California employers are, or should be, well-versed with the Fair Employment and Housing Act (FEHA). The FEHA is California’s anti-discrimination law. It applies to employers with 5 or more employees and prohibits employment discrimination based on race. This does not mean that employers are prohibited from making any decision based on race; rather, FEHA protects an employee from discrimination based on the race of the employee.
In Diego v. City of Los Angeles (2017) 15 Cal.App.5th 338, two police officers fatally shot and killed an unarmed, innocent man with autism. The officers were removed from the field following an investigation into the shooting. Afterwards, the officers sued for disparate treatment discrimination under the FEHA, alleging that they had been treated differently based on race since they were Hispanic and their victim was African-American. The officers prevailed at trial and won a verdict, but the court of appeal overturned the verdict because the victim’s race was an inappropriate consideration. Employment decisions can be based on “broader political concerns,” including the race of someone who is not the employee as long as the race of the employee was not a substantial factor in the employment decision. So, the LAPD could consider the community reaction to the shooting and decide not to return any employee to the field after fatally shooting an African-American without violating FEHA. The officers’ evidence failed to demonstrate that African-American officers, or any other non-Hispanic officers, would have been treated differently than they were treated following the shooting, and so their evidence could not support an employment discrimination verdict.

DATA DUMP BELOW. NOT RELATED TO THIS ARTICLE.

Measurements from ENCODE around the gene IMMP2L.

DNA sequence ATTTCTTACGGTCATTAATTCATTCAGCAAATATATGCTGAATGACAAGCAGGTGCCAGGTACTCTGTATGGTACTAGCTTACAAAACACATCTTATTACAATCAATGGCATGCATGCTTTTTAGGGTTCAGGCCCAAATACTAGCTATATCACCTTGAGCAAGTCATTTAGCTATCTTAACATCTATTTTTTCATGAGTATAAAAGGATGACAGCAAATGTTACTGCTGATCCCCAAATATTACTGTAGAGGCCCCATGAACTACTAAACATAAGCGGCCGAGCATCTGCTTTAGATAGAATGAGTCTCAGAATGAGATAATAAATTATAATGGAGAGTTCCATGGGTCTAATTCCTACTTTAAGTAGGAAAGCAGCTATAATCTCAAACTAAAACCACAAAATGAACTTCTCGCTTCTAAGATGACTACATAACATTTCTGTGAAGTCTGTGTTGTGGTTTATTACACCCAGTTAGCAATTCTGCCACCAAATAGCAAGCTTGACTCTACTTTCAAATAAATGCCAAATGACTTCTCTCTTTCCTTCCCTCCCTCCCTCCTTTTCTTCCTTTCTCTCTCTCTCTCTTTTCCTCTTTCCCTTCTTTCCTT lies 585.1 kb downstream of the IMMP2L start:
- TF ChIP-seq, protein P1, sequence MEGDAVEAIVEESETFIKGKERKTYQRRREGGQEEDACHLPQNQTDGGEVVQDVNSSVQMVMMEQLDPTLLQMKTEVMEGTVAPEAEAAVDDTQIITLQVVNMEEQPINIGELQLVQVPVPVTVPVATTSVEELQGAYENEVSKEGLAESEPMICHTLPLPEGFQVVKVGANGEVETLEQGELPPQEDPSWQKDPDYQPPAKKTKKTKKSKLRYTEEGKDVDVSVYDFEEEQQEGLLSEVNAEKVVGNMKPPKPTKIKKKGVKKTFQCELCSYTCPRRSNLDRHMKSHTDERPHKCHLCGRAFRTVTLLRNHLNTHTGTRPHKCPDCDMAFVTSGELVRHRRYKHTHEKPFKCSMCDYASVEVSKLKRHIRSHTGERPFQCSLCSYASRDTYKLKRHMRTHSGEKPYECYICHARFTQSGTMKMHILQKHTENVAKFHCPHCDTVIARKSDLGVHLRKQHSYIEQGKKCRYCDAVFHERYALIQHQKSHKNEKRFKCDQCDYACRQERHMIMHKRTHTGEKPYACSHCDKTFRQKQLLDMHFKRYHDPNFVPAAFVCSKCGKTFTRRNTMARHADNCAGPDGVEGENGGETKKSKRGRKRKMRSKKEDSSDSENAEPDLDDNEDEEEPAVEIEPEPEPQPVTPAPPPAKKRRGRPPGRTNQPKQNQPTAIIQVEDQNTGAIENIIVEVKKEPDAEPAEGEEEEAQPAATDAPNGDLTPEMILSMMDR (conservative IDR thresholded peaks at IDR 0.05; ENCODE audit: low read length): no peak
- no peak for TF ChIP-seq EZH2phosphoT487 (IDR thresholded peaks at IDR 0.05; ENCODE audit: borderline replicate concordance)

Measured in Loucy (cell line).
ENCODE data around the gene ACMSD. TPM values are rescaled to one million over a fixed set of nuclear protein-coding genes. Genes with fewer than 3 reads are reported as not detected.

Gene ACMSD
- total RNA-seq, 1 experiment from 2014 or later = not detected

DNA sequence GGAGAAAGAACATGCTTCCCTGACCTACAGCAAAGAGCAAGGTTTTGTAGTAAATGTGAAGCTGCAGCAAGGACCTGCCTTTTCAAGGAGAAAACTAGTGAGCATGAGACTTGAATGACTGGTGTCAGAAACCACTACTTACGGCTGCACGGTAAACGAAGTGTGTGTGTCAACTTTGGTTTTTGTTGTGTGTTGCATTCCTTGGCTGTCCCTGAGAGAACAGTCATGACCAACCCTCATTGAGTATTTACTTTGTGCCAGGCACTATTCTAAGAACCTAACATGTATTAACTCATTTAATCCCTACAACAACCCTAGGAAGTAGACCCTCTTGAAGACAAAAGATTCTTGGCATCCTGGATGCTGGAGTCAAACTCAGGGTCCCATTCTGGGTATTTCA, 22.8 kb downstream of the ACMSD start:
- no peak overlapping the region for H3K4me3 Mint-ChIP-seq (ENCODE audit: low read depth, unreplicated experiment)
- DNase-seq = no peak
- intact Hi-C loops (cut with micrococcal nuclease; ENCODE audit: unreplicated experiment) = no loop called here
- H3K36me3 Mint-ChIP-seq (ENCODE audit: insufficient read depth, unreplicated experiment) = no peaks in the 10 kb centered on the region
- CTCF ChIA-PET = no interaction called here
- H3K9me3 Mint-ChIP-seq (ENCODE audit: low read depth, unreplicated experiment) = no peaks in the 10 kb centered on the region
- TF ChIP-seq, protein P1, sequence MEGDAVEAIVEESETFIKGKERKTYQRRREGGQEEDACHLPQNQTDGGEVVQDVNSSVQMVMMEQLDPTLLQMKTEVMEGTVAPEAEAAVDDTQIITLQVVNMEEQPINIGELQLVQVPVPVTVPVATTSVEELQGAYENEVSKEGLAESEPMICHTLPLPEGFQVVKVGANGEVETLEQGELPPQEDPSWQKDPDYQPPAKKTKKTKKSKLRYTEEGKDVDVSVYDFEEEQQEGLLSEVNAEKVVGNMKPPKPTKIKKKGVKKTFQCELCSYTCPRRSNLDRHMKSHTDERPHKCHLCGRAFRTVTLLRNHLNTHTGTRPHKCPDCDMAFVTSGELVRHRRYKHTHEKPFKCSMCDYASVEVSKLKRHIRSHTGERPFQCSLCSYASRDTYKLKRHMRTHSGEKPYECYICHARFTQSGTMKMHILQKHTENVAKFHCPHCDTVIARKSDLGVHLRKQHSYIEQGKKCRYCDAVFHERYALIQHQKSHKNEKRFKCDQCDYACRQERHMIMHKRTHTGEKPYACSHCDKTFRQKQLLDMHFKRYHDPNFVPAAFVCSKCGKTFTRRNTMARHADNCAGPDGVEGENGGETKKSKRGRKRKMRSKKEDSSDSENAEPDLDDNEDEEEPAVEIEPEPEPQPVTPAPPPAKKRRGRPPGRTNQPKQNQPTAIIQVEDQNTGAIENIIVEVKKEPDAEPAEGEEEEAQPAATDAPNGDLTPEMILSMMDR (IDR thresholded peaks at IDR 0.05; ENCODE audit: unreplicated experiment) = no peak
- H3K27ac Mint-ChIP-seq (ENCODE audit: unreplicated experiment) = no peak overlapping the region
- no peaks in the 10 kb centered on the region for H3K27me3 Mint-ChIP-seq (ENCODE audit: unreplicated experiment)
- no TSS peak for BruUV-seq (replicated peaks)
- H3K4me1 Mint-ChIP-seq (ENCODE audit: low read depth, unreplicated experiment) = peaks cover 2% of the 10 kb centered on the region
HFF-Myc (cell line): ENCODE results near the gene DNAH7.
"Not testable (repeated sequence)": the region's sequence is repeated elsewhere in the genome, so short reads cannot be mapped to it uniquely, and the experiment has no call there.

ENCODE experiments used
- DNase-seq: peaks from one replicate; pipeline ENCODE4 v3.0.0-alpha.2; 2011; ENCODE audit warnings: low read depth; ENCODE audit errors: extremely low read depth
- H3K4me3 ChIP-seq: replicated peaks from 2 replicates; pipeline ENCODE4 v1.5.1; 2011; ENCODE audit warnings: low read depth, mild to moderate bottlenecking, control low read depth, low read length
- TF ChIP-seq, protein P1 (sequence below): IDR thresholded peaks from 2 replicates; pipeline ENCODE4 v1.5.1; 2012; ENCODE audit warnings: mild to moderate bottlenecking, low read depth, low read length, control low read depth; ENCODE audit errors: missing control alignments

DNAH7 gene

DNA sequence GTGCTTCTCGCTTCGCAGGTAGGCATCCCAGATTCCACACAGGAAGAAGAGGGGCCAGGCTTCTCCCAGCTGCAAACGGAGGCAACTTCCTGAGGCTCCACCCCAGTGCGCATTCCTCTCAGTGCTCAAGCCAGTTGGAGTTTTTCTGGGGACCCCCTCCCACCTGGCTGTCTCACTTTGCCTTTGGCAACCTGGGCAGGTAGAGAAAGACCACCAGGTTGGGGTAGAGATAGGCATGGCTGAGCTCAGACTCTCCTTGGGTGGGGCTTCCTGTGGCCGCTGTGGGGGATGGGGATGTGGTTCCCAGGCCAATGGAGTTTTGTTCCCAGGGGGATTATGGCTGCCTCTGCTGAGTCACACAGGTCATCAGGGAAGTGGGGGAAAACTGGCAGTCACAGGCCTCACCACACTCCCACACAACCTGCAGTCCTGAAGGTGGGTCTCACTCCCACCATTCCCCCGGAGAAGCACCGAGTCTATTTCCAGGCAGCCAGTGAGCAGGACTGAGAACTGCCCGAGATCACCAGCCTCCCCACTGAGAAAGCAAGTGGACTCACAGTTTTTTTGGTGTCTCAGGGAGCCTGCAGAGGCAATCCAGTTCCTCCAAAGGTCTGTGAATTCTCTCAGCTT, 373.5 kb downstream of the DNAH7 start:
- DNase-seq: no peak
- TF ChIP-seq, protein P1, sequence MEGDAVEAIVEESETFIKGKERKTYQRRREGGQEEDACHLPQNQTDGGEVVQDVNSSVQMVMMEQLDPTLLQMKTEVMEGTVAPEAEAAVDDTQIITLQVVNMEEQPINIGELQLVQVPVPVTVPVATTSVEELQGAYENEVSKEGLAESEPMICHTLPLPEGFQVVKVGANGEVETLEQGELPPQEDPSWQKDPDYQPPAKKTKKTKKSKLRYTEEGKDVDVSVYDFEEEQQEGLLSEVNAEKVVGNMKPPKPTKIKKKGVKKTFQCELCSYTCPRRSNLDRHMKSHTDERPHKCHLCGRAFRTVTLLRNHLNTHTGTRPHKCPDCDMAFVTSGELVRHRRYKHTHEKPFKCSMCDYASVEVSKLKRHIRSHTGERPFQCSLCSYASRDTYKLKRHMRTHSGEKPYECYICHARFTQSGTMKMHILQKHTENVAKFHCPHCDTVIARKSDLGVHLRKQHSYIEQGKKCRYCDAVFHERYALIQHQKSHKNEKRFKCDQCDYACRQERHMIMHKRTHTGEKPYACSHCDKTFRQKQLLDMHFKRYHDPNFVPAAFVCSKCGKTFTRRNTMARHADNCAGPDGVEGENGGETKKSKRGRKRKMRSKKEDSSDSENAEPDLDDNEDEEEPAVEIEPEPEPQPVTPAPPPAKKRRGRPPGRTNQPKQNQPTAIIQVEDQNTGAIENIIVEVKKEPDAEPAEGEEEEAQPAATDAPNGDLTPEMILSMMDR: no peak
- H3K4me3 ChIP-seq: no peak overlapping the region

This case serves as a reminder that for FEHA discrimination claims, it’s the employee’s race that matters. FEHA guarantees equal treatment in the workplace to employees, so an employment discrimination claim must be based on the employee’s own protected characteristics. Even though the employees were not able to sue the employer under FEHA for the alleged unequal treatment of other individuals based on race, this case does not mean that there is no protection from such treatment under other laws, just that such discrimination is not employment discrimination.
DID YOU KNOW…
Besides race, the FEHA also prohibits discrimination based on religious creed, color, national origin, ancestry, physical disability, mental disability, medical condition, genetic information, marital status, sex, gender, gender identity, gender expression, age, sexual orientation, or military and veteran status.
By Samson R. Elsbernd